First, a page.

Monday, February 04, 2013

more of a multiplicity than a singularity

What does the word singularity suggest to you? If you understand it to mean a turn of events so full of portent that it effectively divides past from future, you'd be on the right track. If you are aware that the word is also applied to black holes, those infinitely dense bundles of mass at the centers of many/most galaxies, then for you the notion may be laced with overtones of the one-way nature of crossing an event horizon, as in there's no turning back.

It has been suggested that it's only a matter of time (months, years, or decades) before an artificial intelligence becomes self aware and therefore an artificial life form, replete with self determination, and that this event will initiate a transition to something radically different, perhaps even a post-human world, but certainly to one in which humankind is eclipsed by this machine.

While I see nothing preventing the emergence of a self-aware AI, I expect the first such will, like a black hole too small to be self-sustaining, evaporate as quickly as they emerge, until such time as self-awareness occurs in the context of strong connection to the physical world, as in robotics, and that long before then another turn of events, also involving robots, will have utterly transformed how we humans conduct our lives.

The central development around which this sequence of events turns is that of self-reproducing factories.

You've probably heard of self-replicating machines, and that might work if the machines in question are nano-scale and composed of DNA, or grow from a single cell as we do, but, for machines that exist at the same scale as ourselves and are composited from parts, self-replication is impractical. They would need access to other machines for the manipulation of materials to create the parts from which to construct replicas of themselves, and it's doubtful that something like a robotic vacuum cleaner would be able to contribute anything useful to the process, so its involvement would essentially be limited to issuing a "clone me" command to something external to and far more complex than itself.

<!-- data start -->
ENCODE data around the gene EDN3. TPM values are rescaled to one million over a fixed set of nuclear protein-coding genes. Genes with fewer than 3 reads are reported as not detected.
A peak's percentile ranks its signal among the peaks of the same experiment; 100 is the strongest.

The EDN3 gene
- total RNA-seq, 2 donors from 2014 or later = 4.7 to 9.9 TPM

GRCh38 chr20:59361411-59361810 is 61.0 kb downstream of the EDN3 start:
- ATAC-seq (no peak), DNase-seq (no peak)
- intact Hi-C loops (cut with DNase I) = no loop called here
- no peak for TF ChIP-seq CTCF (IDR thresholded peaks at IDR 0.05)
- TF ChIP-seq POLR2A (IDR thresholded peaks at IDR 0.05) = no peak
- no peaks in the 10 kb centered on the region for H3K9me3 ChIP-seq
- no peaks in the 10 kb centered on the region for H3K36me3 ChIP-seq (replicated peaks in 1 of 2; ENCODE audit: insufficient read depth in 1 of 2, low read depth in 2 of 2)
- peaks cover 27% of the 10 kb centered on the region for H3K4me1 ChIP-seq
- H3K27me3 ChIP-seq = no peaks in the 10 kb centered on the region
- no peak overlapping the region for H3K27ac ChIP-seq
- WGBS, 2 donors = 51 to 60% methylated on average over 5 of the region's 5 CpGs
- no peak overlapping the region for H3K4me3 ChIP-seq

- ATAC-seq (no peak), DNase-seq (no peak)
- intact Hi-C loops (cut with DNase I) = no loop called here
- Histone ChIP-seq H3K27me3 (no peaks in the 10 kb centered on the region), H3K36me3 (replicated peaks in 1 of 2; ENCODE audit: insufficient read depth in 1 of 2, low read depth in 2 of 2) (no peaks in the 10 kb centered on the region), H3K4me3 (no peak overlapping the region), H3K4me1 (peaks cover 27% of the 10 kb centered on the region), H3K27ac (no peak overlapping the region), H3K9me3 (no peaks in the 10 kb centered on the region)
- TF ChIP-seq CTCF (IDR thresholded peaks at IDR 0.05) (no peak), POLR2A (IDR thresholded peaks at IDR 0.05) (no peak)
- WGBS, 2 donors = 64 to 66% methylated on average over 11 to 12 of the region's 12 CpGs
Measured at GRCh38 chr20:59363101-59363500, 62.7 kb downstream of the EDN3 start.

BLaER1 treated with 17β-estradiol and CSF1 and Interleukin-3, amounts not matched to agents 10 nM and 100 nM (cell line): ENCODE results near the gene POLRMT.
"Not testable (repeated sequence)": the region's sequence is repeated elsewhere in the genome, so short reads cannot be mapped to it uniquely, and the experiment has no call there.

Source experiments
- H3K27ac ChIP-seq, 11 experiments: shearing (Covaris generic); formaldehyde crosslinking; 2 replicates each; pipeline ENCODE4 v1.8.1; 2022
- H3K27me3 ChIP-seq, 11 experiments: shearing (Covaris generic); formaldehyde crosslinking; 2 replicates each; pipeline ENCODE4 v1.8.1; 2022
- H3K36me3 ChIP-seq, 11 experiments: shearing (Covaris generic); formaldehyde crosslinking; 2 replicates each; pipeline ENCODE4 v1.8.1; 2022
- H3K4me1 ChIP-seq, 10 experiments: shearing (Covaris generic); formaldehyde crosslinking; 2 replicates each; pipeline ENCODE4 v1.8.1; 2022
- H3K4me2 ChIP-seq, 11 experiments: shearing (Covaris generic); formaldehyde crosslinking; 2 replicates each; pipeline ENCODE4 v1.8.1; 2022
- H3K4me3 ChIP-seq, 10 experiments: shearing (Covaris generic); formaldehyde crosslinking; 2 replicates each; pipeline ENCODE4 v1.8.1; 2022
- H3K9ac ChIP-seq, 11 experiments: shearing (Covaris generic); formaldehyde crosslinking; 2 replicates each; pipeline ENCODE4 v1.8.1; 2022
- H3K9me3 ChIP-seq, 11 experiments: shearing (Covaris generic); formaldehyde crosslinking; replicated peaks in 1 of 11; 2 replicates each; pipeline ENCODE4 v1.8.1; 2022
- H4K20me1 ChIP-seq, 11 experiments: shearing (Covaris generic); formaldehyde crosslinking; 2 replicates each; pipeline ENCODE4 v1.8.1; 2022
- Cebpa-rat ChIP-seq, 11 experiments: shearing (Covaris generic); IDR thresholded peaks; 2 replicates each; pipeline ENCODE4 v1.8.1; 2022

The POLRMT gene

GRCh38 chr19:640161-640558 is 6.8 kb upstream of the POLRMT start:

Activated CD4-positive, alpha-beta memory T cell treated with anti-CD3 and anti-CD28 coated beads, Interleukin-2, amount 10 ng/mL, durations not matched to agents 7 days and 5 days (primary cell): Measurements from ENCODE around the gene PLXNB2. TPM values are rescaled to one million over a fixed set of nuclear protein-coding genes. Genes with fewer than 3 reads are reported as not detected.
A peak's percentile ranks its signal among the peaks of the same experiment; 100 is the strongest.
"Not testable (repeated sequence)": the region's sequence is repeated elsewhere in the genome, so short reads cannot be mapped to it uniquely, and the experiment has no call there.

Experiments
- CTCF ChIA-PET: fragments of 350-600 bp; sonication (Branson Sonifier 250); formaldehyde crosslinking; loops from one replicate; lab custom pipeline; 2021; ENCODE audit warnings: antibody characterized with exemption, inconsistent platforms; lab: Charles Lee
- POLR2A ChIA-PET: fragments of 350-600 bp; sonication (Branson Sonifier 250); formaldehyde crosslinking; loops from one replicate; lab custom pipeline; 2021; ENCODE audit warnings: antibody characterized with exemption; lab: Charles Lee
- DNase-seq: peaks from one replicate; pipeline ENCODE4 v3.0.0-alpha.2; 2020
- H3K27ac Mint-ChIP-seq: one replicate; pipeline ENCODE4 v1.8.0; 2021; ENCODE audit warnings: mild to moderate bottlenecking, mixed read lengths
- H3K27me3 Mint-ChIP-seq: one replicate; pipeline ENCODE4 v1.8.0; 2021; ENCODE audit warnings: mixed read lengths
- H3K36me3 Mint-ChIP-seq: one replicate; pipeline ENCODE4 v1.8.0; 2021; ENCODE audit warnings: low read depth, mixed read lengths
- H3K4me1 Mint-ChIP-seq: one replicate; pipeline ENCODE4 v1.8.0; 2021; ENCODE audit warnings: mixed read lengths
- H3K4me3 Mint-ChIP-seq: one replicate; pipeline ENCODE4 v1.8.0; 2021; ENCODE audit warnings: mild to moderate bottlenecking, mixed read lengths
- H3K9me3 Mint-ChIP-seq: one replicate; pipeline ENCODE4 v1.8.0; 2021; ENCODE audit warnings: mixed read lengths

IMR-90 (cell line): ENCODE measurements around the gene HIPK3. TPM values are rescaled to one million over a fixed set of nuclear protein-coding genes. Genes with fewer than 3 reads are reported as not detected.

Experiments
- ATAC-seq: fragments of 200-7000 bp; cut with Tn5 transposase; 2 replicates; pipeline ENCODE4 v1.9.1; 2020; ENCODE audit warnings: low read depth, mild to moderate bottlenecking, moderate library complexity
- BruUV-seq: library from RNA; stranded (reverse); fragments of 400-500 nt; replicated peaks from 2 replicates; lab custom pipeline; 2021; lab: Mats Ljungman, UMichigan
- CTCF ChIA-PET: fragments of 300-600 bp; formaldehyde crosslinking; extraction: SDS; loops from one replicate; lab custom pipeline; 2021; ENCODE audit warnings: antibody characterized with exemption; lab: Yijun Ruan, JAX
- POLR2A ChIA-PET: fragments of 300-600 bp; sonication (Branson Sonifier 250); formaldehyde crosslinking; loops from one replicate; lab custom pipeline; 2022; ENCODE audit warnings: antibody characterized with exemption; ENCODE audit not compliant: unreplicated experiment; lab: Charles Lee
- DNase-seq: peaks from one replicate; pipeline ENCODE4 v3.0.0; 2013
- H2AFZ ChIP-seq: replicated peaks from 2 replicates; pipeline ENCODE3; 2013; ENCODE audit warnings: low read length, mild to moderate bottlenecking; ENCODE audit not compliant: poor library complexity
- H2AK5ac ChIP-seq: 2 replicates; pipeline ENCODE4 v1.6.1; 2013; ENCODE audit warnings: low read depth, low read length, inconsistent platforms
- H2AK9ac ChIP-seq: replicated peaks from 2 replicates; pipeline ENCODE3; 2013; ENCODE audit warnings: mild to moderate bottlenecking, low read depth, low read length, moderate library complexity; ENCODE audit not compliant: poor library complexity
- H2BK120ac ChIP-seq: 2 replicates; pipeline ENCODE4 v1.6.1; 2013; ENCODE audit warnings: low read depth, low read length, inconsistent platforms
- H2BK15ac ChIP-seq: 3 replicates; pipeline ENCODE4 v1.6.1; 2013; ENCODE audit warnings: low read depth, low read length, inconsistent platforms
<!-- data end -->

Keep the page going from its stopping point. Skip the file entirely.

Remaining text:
A factory, on the other hand, besides being able to fulfill the order to clone the vacuum, might also be able to fabricate all of the parts needed to build another factory, and also to produce the machines to assemble those parts, perhaps even scavenging materials by sorting and recycling garbage.

Say the first such factory devotes only 10% of its capacity to the project of replicating itself, and that replication takes five years. After five years there would be two such factories, and, if both continued to devote 10% of their capacity to the project, after another five years there would be four, and so forth.

On the other hand, if the first factory devoted 50% of its capacity to replication, the second factory could be online in one year, four after two years, eight after three years, and so forth. By the end of the tenth year, there would be 1024 factories, and the 50% of capacity they devoted to other purposes than replication would dwarf the 90% of capacity from a meager four factories in the first scenario.

This logic is compelling. Given a factory capable of self-replication, it makes sense for it to put a significant portion of its resources into that replication, until the need for additional production capacity is erased, and that point won't have been reached until anything such a factory might produce has become affordable for the purpose for which it is designed, and appropriate designs exist for all worthy purposes.

What this means in the spaces between factories is a profusion of new products, many of them robotic - some designed to handle specific tasks, and some more general in their design - all steadily dropping in price as overall production capacity grew.

Between the many new robotic designs and the dropping prices, many things will change, not least the nature of work. We'll spend more of our time figuring out ways in which machines could perform useful tasks, and contributing to their design and programming, and less time doing work that could be done by some machine.

How this equates to a transformation as profound as I'm claiming it does is a matter of attention to detail replacing the fast and loose methods we've become so accustomed to that we're numb to how abusive they are. In some contexts this is the difference between sustainability and a path that leads to terrible, painful disruption, for example due to famine. By driving down the cost of robotics we acquire the means to save ourselves and the only planet within light years capable of supporting us in large numbers.

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